Separating the wheat from the chaff
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Leveraging high-value content from vast unstructured data lakes presents one of the biggest barriers to operational efficiency. Peter Duff (CEO, Adlib Software) looks at the pitfalls of dealing with complex data estates and where the road to successful digital transformation lies.
In chaos theory, initial conditions have a critical bearing on outcomes. Dealing with unstructured content is no different. If an organisation’s data estate is in good health – and AI, RPA and analytical tools can efficiently mine content – you see better results radiate outwards.
On the outer periphery, that means a more coherent customer journey, accurate insights, and increased customer response times and overall satisfaction. Operational efficiency tightens up and cost savings can be achieved. This is particularly relevant for organisations sitting on eons of complex legacy customer data, such as we see in the banking and insurance sectors.
Firstly, let’s look at analytics: when they’re rapid and agile, businesses have better oversight and a clearer vision ahead. If your data lake is an inaccessible mess, even the best analytical tools won’t perform well.
Robotic Process Automation (RPA) is another major consideration. Without being able to access and leverage high-quality data quickly, businesses can’t make the most of all RPA has to offer. Ultimately, this means leaving the door open to inefficiency and risk.
An example, for a bank, may be as follows: the banking institution wants to automate their customer onboarding process to improve operational efficiencies by leveraging RPA. The goal is to deliver an enhanced digital experience that accelerates response times and improves overall satisfaction. But if RPA can’t extract accurate information from a mass library of unstructured data, the firm won’t make much headway with their objectives.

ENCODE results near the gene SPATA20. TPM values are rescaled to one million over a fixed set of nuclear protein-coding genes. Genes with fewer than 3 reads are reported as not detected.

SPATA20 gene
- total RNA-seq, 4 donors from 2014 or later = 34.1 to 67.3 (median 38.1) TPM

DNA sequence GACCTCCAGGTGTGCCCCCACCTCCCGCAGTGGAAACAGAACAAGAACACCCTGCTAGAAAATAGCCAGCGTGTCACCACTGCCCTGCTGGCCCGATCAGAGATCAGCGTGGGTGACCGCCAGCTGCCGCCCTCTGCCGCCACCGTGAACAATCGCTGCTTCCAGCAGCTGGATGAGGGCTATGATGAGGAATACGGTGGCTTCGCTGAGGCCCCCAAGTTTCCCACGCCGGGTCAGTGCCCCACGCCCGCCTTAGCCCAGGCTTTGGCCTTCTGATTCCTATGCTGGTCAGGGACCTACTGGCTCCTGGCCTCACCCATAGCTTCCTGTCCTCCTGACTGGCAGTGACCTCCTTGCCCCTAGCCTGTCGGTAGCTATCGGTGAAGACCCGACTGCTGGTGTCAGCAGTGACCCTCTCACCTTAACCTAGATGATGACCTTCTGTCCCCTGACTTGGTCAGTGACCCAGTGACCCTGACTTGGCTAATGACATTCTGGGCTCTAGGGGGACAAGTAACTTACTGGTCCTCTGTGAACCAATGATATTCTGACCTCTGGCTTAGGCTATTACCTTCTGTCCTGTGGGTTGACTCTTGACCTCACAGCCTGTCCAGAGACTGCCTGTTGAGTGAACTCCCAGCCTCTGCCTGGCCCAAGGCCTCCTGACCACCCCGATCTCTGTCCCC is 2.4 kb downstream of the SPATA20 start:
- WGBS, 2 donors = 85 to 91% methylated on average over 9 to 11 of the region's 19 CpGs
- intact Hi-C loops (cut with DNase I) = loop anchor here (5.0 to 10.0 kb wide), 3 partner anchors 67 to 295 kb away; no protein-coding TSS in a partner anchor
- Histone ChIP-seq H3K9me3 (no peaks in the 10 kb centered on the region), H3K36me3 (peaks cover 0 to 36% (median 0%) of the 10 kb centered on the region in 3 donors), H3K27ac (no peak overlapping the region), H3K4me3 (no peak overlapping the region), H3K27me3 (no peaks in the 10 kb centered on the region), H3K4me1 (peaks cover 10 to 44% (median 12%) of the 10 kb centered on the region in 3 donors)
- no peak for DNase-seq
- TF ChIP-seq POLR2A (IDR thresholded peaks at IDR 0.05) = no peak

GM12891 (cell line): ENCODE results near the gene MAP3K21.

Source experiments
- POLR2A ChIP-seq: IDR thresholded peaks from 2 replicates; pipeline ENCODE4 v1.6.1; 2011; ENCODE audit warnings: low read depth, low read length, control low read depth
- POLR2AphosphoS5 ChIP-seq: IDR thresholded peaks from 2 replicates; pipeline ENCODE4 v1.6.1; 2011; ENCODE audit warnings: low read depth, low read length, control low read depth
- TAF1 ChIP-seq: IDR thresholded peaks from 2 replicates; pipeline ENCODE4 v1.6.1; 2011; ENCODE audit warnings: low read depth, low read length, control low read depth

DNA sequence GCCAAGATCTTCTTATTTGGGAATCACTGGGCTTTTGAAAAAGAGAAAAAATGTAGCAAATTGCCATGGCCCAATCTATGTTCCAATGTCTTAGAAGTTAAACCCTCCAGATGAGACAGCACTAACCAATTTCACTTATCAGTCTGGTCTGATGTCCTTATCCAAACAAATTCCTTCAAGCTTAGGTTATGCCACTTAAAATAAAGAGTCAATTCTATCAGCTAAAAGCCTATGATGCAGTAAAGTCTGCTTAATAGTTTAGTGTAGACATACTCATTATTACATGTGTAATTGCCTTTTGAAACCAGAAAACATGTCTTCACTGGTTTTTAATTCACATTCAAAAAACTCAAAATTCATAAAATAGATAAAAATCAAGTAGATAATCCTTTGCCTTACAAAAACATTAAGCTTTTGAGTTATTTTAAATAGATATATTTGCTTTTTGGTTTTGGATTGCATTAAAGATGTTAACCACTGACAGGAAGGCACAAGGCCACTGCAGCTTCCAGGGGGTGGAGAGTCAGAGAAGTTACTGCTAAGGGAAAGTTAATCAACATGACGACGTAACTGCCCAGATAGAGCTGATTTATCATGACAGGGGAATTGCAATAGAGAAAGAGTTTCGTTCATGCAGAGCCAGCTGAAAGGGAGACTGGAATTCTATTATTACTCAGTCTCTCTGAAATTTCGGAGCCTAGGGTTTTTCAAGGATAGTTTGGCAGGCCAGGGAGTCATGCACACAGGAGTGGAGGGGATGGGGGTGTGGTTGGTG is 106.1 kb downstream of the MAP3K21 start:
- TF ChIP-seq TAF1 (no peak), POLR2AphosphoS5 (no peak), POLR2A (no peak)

The same can be said for AI: a chatbot relying on high-quality customer data may compromise operational efficiency and customer expectations if it can’t access the right content. Sub-par chatbot performance means customer inquiries get diverted to key resources. Here, you’re not only disrupting and prolonging the customer journey, but you’re also diverting a knowledge worker away from high-impact activities. Put simply, the cognitive capability of customer-facing AI might be there, but without access to quality content, it can’t do its job.
Coming back to insurance and the utilisation of AI in a non-customer-facing scenario, imagine you’re a re-insurer harnessing IBM Watson for risk analysis and predictability; that’s one powerful tool at your fingertips. Yet no matter how exceptional the cognitive capabilities of Watson are, if data – both structured and unstructured – can’t be leveraged efficiently, Watson can’t run at peak performance. Not only does this mean you’re not seeing a good return on AI investment, you might be compromising your ability to effectively model products and pricing.
In summary, unstructured content sitting in swelled and complex data lakes presents major challenges for RPA, AI and other tools. Distilling this information – separating the wheat from the chaff – is at the centre of operational efficiency across the board. Particularly for the financial services sector, how data is managed, cleaned and accessed at source has a massive radial effect on operational efficiency and bottom-line.
This is also where unstructured content experts such as Adlib Software come in. They enable businesses to create an end-to-end digital strategy by discovering, accessing and transforming unstructured data into high-quality structured data that fuels process automation and business intelligence.
By Georgina Treloar, freelance writer and editorial contributor to FinTech Futures.
This article is also featured in the summer July/August 2019 issue of the Banking Technology magazine.
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